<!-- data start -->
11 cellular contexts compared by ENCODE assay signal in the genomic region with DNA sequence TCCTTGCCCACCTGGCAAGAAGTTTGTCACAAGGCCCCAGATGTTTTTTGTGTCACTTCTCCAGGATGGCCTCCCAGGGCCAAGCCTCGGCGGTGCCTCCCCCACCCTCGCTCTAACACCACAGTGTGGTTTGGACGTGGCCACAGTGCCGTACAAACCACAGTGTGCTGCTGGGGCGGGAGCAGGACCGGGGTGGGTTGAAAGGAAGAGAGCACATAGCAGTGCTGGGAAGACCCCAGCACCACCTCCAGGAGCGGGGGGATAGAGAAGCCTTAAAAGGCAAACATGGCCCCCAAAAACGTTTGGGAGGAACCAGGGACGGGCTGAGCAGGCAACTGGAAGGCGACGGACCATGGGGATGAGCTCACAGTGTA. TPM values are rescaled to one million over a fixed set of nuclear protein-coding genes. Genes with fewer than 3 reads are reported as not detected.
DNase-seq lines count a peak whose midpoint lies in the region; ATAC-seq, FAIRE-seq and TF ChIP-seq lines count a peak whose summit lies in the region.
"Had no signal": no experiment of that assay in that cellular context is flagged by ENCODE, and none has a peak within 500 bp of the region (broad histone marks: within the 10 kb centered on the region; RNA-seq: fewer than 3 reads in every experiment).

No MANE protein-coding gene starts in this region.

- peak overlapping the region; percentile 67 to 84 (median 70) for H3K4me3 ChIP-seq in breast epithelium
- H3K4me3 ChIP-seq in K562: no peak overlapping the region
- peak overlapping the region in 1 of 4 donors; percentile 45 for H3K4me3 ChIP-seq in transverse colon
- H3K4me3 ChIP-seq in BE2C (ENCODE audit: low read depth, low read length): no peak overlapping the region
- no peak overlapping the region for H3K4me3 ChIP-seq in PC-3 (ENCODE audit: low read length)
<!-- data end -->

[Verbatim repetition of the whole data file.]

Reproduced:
11 cellular contexts compared by ENCODE assay signal in the genomic region with DNA sequence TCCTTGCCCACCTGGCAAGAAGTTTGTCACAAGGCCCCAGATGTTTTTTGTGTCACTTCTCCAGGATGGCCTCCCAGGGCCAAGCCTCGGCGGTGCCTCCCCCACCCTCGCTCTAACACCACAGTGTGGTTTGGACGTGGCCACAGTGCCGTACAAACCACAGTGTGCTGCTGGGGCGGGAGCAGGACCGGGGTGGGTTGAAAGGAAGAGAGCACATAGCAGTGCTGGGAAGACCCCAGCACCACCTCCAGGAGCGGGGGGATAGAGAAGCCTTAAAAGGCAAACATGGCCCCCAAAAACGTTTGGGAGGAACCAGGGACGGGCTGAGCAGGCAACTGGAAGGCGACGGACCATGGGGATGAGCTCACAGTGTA. TPM values are rescaled to one million over a fixed set of nuclear protein-coding genes. Genes with fewer than 3 reads are reported as not detected.
DNase-seq lines count a peak whose midpoint lies in the region; ATAC-seq, FAIRE-seq and TF ChIP-seq lines count a peak whose summit lies in the region.
"Had no signal": no experiment of that assay in that cellular context is flagged by ENCODE, and none has a peak within 500 bp of the region (broad histone marks: within the 10 kb centered on the region; RNA-seq: fewer than 3 reads in every experiment).

No MANE protein-coding gene starts in this region.

- peak overlapping the region; percentile 67 to 84 (median 70) for H3K4me3 ChIP-seq in breast epithelium
- H3K4me3 ChIP-seq in K562: no peak overlapping the region
- peak overlapping the region in 1 of 4 donors; percentile 45 for H3K4me3 ChIP-seq in transverse colon
- H3K4me3 ChIP-seq in BE2C (ENCODE audit: low read depth, low read length): no peak overlapping the region
- no peak overlapping the region for H3K4me3 ChIP-seq in PC-3 (ENCODE audit: low read length)